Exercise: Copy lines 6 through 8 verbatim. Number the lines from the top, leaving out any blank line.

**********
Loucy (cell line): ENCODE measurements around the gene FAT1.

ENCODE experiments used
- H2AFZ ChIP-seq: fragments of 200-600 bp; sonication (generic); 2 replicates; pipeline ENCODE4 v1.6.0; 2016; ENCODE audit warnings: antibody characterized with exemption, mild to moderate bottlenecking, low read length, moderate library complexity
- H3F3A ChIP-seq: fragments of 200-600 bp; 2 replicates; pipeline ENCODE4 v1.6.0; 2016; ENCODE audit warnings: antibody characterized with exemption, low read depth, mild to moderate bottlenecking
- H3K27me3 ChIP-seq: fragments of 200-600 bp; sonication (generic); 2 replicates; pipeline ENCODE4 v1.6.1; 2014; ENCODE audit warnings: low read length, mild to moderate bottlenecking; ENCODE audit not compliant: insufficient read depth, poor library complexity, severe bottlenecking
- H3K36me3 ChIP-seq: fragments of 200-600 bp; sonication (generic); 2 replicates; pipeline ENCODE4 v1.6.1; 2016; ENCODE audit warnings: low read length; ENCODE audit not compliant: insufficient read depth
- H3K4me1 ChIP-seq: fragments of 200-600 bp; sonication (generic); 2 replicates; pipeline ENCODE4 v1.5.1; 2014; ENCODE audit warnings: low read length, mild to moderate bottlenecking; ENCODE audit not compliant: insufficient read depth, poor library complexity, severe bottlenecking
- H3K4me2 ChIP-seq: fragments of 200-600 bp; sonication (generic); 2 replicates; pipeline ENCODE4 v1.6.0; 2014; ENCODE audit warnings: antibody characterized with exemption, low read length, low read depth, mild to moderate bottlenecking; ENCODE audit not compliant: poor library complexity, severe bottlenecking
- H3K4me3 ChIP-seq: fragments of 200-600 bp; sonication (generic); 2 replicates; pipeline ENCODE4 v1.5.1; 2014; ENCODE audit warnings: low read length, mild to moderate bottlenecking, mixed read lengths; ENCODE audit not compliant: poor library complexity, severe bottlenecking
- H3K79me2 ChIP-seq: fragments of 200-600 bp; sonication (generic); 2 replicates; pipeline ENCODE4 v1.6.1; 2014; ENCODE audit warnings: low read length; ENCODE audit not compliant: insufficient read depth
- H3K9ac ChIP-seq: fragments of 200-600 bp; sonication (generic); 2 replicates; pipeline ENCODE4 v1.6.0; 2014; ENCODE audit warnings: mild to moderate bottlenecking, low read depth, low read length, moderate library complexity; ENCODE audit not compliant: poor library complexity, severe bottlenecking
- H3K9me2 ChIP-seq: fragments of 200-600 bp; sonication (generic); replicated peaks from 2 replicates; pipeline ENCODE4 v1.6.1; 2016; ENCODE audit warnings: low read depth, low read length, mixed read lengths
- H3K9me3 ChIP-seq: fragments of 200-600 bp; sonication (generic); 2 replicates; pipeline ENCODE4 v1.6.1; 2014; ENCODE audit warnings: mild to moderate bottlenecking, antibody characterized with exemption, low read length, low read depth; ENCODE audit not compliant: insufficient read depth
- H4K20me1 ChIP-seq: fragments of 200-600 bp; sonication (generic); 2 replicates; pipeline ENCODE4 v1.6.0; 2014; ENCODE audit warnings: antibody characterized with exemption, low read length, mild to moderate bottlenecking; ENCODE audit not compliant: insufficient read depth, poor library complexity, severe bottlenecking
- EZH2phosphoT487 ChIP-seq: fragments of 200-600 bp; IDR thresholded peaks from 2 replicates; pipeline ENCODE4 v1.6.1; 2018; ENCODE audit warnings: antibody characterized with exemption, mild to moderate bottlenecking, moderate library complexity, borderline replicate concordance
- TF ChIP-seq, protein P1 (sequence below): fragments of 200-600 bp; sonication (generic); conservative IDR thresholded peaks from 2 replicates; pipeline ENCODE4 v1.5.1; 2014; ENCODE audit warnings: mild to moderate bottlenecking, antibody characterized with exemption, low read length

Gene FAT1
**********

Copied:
- H3K36me3 ChIP-seq: fragments of 200-600 bp; sonication (generic); 2 replicates; pipeline ENCODE4 v1.6.1; 2016; ENCODE audit warnings: low read length; ENCODE audit not compliant: insufficient read depth
- H3K4me1 ChIP-seq: fragments of 200-600 bp; sonication (generic); 2 replicates; pipeline ENCODE4 v1.5.1; 2014; ENCODE audit warnings: low read length, mild to moderate bottlenecking; ENCODE audit not compliant: insufficient read depth, poor library complexity, severe bottlenecking
- H3K4me2 ChIP-seq: fragments of 200-600 bp; sonication (generic); 2 replicates; pipeline ENCODE4 v1.6.0; 2014; ENCODE audit warnings: antibody characterized with exemption, low read length, low read depth, mild to moderate bottlenecking; ENCODE audit not compliant: poor library complexity, severe bottlenecking